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Calcium sensor leaves permanent mark in activated neurons

by  /  17 November 2014

Calcium fishing:  Zebrafish larvae expressing CaMPARI show different patterns of red and green fluorescence depending on the stimuli they are exposed to.

Researchers have engineered a fluorescent sensor that irreversibly switches from green to red when a neuron fires, thereby serving as a permanent mark of neuronal activation. They described the unpublished work Monday at the 2014 Society for Neuroscience annual meeting in Washington, D.C.

The sensor enables researchers to see which neurons become active in response to specific stimuli or during certain behaviors, without having to monitor fluorescence in the brain in real time. It may be useful for studying brain circuits in animal models of autism.

To detect changes in neuronal activity in cells or animals, neuroscientists traditionally use fluorescent proteins that are sensitive to changes in calcium levels. When a neuron fires, causing calcium ions to rush into the cell, these proteins light up.

Researchers must observe these changes in fluorescence as they occur, which limits the area that can be analyzed to what can be seen through the microscope at a given point in time. It also means that in order to look at brain activity in a living animal, scientists have to restrain the animal — preventing it from engaging in certain behaviors.

To overcome these limitations, the researchers created a calcium-sensitive form of the fluorescent protein EOS2, which permanently switches from green to red when illuminated by violet light. “Only in the presence of high calcium do you get efficient conversion to red when you shine the light,” says Eric Schreiter, a senior scientist in Loren Looger’s lab at the Howard Hughes Medical Institute’s Janelia Farm Research Campus in Virginia, who presented the work.

Calcium probe:

The researchers tested the probe, dubbed CaMPARI, for ‘calcium modulated photoactivatable ratiometric integrator,’ in several model systems.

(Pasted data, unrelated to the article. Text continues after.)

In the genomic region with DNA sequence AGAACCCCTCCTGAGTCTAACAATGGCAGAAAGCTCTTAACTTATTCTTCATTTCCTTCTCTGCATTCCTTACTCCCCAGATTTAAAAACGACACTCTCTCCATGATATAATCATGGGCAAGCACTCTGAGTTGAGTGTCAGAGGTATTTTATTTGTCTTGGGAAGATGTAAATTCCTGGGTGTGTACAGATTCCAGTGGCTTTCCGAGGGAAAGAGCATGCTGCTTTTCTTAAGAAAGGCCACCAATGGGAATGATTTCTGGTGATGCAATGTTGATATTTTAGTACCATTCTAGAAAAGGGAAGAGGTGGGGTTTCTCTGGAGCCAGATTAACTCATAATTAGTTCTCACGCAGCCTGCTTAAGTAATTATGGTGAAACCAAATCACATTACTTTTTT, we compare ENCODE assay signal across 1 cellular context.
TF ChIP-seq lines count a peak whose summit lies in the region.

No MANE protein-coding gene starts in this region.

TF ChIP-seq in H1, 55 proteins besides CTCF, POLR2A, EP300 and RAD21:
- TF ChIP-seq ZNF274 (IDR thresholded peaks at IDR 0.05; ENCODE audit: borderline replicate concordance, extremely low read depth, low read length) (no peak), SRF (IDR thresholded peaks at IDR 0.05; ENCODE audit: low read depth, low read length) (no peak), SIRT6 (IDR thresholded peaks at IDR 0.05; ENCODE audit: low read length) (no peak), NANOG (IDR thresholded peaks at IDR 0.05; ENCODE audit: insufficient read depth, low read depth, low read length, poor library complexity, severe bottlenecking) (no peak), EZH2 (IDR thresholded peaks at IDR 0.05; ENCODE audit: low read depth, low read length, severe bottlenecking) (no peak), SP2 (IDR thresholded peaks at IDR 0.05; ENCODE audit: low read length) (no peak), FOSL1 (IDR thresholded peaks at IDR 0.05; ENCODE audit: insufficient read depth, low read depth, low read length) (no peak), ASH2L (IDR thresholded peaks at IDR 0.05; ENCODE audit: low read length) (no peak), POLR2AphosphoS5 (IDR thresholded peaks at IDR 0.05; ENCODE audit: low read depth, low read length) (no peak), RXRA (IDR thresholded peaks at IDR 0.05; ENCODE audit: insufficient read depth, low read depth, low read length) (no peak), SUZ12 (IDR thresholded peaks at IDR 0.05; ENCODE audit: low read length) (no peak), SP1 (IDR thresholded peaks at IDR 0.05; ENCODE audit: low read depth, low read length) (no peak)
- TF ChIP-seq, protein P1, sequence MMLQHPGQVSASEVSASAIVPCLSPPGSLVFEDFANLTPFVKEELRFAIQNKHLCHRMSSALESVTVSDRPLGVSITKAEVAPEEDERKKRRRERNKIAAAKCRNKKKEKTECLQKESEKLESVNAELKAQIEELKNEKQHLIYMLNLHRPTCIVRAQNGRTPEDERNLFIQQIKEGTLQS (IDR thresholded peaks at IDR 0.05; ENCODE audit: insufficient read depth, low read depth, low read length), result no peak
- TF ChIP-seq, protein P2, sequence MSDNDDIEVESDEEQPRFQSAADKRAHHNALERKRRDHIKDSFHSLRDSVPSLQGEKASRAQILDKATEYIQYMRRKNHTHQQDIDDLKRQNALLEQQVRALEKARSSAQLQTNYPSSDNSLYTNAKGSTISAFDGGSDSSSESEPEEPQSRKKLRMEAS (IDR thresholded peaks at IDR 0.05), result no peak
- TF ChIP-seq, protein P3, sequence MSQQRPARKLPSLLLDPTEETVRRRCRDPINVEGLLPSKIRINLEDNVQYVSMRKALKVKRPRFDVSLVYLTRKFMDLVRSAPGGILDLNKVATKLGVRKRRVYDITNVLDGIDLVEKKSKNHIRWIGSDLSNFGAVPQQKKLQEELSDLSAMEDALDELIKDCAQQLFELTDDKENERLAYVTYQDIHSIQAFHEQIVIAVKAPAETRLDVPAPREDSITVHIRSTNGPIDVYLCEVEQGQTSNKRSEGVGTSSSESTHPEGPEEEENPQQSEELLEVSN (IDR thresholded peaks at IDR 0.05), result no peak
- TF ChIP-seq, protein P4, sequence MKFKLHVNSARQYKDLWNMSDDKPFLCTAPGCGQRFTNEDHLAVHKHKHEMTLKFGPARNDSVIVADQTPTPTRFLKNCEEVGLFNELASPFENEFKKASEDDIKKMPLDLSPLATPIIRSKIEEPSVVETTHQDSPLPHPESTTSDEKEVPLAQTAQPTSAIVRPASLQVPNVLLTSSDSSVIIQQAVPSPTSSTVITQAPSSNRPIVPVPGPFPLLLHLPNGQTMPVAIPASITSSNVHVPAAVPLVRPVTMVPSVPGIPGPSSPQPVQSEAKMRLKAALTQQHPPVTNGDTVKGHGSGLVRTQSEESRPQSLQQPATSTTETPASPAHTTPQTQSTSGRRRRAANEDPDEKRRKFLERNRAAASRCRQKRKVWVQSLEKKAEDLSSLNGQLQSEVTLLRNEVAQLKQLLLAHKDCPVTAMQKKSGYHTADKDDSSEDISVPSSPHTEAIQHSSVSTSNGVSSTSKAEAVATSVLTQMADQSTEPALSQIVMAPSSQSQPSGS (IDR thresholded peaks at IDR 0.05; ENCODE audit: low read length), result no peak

First, they engineered rat neurons grown in culture to express CaMPARI. They found that the more the neurons fire, the redder they become.

They then tested CaMPARI in fruit fly larvae engineered to express the probe in a subset of peripheral sensory neurons. They turned on the violet light and vibrated the dish containing the larvae. So-called chordotonal neurons, which are known to be sensitive to vibrations, turned red, whereas other types of sensory neurons remained green. Stronger vibrations induced more color change.

The researchers also tested the probe in zebrafish larvae. They illuminated the fish as they swam in a dish, and saw neurons involved in motor activity light up in red. Various stimuli, such as changing the temperature of the water or adding a drug that induces seizures, changed the pattern of neurons that turned red.

“These are pretty strong stimuli for the fish,” says Schreiter. “Now we’re doing more fine-scale stuff to look at more subtle behavioral differences and more subtle stimuli.”

Next, the researchers tested CaMPARI in the visual cortex of mice shown a video of moving gratings — alternating white and black parallel lines aligned at a 45-degree angle. They found that the green-to-red switch occurs in only a subset of cells sensitive to lines oriented in this direction, and not in cells that respond to gratings oriented horizontally or vertically. “It seems like this is a selective marker of cells that are active,” Schreiter says.

The mice were restrained for this particular task, but Schreiter says he can envision using a wireless illumination system in the future.

Slices of brain tissue from the mice showed the same patterns of fluorescence as in the living animals. That indicates that the probe remained viable throughout the preparation of brain slices. It also means researchers may be able to image brain activity patterns over a much larger field of view than is possible in living animals.

In their final test of the probe, the researchers looked at adult fruit flies that produce CaMPARI in their neurons. They delivered puffs of various odors to the flies’ antennae, and observed selective activation of neurons known to be responsive to each odor.

They then engineered these so-called ‘olfactory neurons’ to be activated by red light, to trigger stronger activation of olfactory circuits. They observed red fluorescence not only in olfactory neurons in the brain, but also in neuronal fibers traveling through the neck region of the flies. “This is preliminary evidence suggesting that we can mark downstream components of the olfactory circuit,” Schreiter says.

The work is as yet unpublished, but Schreiter says he plans to treat his lab to a round of the popular crimson-colored liqueur that shares its name with CaMPARI as soon as the study is accepted for publication.

For more reports from the 2014 Society for Neuroscience annual meeting, please click here.